Around three-and-a-half months ago, a staffing shake-up resulted in 17 people being put up for redundancy and 12 eventually leaving. On top of this, two senior principals also exited, resulting in Mitchell sharing managerial duties with a counterpart.

Part of the rationale behind streamlining the workforce was to allow its associate MEP firm in Beirut, Pierre Dammous & Partners (PDP), to take on some of its work.

“That is a deliberate policy,” says Mitchell. “We have tried to bring together the organisations and thus because they have a slightly lower cost base it helps us to be more competitive to involve them at an appropriate time in a project.”

With these changes, he believes TJEG is in a better position to win work. Regionally, Dubai provides the design resources for its offices in Abu Dhabi, Bahrain and Doha, while TJEG also has a registration in Ebril, Kurdistan.

“We’ve had a very thorough examination of our entrails,” says Mitchell. “We’re in good shape and we’ll grow from this.”

But even though he’s optimistic about the future, he will not allow himself to think more than six months ahead. Apparently, this is quite normal.

“We have an order book that sustains the present staffing level for at least six months. Even in 2004,’5,’6,’7, you never saw much more than six months ahead anyway.

“There’s just a sense now that there’s more activity in Dubai, we’re getting better known, and there’s a great buzz and optimism in the office.”

For 2014, there will be no let-up in its plan to widen its reputation. TJEG would certainly like to do more work in the UAE, especially in Abu Dhabi, and also increase its GCC footprint. In the wider Middle East, Iraq and Libya are on the radar.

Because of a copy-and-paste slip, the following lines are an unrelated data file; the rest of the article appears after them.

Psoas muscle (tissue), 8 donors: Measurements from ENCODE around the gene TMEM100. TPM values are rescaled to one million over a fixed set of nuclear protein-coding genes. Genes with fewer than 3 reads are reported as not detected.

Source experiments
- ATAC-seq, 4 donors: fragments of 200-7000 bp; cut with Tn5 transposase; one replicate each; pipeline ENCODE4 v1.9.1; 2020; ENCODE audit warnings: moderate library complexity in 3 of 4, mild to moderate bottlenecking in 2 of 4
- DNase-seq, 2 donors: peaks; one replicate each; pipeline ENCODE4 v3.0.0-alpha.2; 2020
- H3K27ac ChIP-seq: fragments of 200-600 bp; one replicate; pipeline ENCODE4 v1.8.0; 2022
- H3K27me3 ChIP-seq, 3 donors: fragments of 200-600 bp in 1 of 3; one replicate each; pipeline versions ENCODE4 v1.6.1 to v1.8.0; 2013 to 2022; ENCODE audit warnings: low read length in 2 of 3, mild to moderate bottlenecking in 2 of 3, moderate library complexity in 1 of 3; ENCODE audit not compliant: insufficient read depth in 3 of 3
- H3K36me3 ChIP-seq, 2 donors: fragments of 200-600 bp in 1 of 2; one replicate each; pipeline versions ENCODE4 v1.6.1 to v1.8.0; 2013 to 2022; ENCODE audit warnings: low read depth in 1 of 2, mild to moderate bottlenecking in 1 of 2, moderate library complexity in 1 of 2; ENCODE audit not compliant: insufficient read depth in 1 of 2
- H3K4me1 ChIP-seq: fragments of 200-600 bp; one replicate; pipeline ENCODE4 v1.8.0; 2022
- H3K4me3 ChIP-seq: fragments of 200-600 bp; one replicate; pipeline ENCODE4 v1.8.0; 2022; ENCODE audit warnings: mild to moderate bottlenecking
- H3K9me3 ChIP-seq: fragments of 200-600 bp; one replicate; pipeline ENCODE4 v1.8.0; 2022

“There’s always a nervousness about working in those places and I wouldn’t build a business dependant on those but the people that live there deserve a much higher quality of life and governments I think recognise this and are going to spend money – I think initially in infrastructure, healthcare and education.

“That’s very much in line with the kind of things that we do.”

Within the UAE, TJEG is busy working as lead consultant on the Ducab factory in Taweelah and on a twin tower project for Wasl Properties in Dubai Healthcare City.

Most recently, it was appointed lead consultant by Dubai Electricity and Water Authority (DEWA) for a LEED Platinum solar innovation centre at the Sheikh Mohammed bin Rashid Al Maktoum Solar Park, which will be an interactive museum, education and display centre.

In Saudi Arabia, TJEG is doing structural engineering and MEP for a hotel in Jeddah, designed by Godwin Austen Johnson, which is at the schematic design stage. Elsewhere in the Kingdom, it is working as a sub-consultant for Perkins and Will on another hotel in Riyadh.

For ‘out of territory’ places like Saudi Arabia, design is done in Dubai and a locally-based architect and engineer of record provides the construction administration and supervisory services.

Further afield, TJEG has just scooped the engineering design of the ‘National Club’ in Khartoum, Sudan – a sports and recreation facility on the banks of the Nile. The local architect is TEKNO Consultancy, for whom it is also providing MEP engineering services for two residential apartment buildings in the Musheirab district. It is also providing concept design and peer review services for PDP on the Abuja Convention Centre in Nigeria.

At the same time, Mitchell says there are a number of “hot prospects” that could further swell TJEG’s order book. Nor is it beyond reason to think that in time a healthcare capability could be added to the Dubai office to capture the burgeoning market.

“We are definitely optimistic about the future and with the highly motivated and skilled team we have there is no reason why we can’t continue to grow in the region.”